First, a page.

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Home » Rock n Rolla

Casual smoker takes time to remember good and bad

Submitted by on November 20, 2011 – 4:29 pmNo Comment

When I asked Ben Caplan during the Southern Ontario stop on the Canadian leg of his recent tour, how it’s been going since his new album came out, his response was curt: “I’ve been touring like a mother fucker!”

Seated across from the Halifax product at Supermarket pub in downtown Toronto on a mild mid-November day, the heavy tour schedule – “since September first,he adds, emphatically – doesn’t seem to have taken its toll on the vivacious Maritimer.

Since returning from a European tour, Caplan and his band, The Casual Smokers, have kicked off the release of In the Time of the Great Remembering on Oct. 20 with a performance at Halifax Pop Explosion in Nova Scotia.

They’ve been on the road since. This month alone the band plays 12 gigs, a schedule that demands a certain can-do attitude – something Caplan said served as one of the underlying themes of his new record.

“This album is about remembering what we go through and dealing with the things we do. I thought the title was relative to every song,” he said, explaining the album.

“It’s about reflecting on how it went down and what it all means. When I first heard the phrase, it occurred to me that I strongly believe that humankind in general is in a time of great remembering. It’s in a time of great forgetting, of our relationship with the earth and civilization.”

Caplan said the inspiration for In the Time of the Great Remembering came in many and myriad forms – some deriving from past experiences and some metaphorical with created characters and fictional plots.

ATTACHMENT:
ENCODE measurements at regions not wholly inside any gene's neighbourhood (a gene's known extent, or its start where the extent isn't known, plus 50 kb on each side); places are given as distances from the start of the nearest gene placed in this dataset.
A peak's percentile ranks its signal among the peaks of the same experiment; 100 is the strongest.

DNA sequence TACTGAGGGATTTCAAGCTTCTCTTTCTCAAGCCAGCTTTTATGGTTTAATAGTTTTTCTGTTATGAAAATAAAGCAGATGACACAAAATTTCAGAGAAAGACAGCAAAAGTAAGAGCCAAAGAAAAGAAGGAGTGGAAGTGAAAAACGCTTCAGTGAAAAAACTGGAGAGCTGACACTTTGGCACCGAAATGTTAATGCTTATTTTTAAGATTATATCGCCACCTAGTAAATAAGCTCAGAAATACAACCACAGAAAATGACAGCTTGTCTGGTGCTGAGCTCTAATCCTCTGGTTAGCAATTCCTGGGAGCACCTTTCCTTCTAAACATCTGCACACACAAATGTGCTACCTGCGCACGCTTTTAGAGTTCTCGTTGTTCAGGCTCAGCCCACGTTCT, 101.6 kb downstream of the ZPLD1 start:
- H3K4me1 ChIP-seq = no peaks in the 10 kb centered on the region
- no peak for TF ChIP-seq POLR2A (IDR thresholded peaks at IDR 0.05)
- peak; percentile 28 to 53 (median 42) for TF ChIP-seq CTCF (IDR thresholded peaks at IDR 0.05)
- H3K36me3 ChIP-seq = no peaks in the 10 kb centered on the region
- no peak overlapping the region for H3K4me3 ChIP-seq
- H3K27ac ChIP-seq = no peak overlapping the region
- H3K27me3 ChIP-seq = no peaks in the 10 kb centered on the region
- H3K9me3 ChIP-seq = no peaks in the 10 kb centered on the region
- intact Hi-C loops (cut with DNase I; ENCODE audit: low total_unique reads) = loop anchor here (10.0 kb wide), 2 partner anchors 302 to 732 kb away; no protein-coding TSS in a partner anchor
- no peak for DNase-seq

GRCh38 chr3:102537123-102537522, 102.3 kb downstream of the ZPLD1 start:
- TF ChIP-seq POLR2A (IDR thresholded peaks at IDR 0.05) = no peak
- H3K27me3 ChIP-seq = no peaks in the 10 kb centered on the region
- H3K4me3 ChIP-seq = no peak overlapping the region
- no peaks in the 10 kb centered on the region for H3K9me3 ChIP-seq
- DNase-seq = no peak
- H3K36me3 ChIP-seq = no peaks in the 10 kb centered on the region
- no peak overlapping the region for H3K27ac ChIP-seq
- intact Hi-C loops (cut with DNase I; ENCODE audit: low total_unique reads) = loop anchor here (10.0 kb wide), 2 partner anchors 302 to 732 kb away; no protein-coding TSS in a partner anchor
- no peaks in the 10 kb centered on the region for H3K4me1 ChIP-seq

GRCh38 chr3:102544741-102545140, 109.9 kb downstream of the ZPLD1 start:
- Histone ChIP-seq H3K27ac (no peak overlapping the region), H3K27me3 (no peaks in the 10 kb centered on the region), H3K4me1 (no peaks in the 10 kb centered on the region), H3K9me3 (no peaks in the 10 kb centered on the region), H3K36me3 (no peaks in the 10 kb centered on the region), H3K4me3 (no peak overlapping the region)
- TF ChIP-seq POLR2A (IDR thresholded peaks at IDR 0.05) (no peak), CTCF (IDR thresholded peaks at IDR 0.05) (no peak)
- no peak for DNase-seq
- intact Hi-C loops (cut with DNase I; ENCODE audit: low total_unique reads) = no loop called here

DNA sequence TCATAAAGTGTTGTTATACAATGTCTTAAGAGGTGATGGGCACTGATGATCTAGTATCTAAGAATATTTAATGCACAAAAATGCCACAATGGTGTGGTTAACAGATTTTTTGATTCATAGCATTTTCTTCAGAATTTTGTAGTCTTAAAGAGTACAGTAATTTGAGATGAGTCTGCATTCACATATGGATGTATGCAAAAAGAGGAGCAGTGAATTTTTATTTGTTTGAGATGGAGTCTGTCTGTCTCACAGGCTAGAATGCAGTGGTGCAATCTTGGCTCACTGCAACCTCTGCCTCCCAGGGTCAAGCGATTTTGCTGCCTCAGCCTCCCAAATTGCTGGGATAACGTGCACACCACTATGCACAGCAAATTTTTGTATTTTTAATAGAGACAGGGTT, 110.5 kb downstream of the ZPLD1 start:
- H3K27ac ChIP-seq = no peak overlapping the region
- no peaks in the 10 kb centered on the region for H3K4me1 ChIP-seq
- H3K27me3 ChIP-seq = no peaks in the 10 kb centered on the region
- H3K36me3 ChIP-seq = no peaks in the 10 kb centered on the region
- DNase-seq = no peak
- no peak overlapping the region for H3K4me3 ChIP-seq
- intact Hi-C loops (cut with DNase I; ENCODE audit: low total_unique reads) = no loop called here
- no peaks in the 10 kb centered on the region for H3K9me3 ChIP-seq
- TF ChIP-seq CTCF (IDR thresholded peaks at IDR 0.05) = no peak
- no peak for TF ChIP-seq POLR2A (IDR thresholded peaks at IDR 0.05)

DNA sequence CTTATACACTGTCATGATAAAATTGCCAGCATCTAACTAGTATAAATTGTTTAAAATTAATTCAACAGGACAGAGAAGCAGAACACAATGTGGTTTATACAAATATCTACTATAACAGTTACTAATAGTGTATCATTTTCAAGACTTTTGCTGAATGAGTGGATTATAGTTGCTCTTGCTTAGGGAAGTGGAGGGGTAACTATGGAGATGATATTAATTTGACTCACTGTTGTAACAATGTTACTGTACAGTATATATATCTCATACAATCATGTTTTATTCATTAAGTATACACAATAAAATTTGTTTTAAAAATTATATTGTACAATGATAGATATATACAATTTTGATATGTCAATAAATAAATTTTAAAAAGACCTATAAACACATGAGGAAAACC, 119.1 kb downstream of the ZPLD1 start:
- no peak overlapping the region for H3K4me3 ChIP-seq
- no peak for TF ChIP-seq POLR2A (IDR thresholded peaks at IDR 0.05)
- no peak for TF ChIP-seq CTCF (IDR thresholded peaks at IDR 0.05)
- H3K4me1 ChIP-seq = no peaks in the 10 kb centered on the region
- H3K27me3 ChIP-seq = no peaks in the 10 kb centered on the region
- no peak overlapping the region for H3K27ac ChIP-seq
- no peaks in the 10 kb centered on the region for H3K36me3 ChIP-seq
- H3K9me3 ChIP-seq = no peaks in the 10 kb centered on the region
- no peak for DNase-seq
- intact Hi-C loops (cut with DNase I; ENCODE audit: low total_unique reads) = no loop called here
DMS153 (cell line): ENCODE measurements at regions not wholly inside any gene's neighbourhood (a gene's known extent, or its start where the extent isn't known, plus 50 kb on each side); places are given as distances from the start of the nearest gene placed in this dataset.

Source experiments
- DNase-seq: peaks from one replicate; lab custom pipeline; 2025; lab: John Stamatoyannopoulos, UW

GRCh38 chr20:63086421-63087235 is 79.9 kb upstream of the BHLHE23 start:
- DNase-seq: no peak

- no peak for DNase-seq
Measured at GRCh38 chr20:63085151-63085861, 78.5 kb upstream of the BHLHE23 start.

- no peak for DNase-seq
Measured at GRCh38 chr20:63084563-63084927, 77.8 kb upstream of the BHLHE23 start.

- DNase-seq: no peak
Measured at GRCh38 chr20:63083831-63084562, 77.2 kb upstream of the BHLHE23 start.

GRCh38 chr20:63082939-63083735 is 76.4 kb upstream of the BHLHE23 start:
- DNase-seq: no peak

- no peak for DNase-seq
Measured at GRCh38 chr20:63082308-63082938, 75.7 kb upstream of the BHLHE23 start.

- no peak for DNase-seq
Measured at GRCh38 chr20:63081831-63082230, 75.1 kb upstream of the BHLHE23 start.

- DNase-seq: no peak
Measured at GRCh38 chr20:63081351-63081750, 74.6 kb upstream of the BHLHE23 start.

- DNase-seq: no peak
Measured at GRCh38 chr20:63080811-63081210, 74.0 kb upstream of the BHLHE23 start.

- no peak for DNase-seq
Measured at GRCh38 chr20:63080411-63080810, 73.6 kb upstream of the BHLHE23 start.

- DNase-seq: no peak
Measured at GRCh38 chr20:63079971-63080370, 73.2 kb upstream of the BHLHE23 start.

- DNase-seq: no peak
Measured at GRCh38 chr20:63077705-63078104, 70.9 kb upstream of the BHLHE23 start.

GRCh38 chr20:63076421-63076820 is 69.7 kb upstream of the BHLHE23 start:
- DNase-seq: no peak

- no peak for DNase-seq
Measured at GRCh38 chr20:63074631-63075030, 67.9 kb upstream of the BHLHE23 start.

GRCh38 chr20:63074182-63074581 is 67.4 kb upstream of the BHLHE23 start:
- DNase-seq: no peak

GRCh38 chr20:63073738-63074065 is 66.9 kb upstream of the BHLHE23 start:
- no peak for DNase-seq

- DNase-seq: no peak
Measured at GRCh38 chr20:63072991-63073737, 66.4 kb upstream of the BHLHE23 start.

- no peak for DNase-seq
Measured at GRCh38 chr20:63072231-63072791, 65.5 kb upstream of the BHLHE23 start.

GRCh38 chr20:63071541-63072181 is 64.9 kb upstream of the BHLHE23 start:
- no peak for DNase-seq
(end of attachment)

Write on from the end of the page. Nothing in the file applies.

“Some of the songs are definitely autobiographical, very personal, like “Drift Apart” is clearly about a past relationship that ended and wondering what the fuck happened. Whereas others, like “Southbound,” are imagined scenarios that make you think,” said Caplan, a pint of dark ale moving from his hand to bearded lip.

“Down to the River” recounts the fictional tale of a man who has lost all hope, but when he decides to drown himself, realizes in his last breath the sanctity of life.

“What I had in mind writing that tune was a guy who’s just burdened by the act of living, and decides to throw it away with bricks tied to his feet. In that moment, while he’s drowning in the river, he finally realizes taking his last breath how precious it really is, and he finally embraces life before fading away.”

While serious in theme, the tune, much like the album, is set to an upbeat rhythm. Much like the album, its creator – an ex-philosophy major with a Socrates-like beard – is positive and embodies a hedonistic outlook on life, even in the face of adversity.

Story by Devin Size

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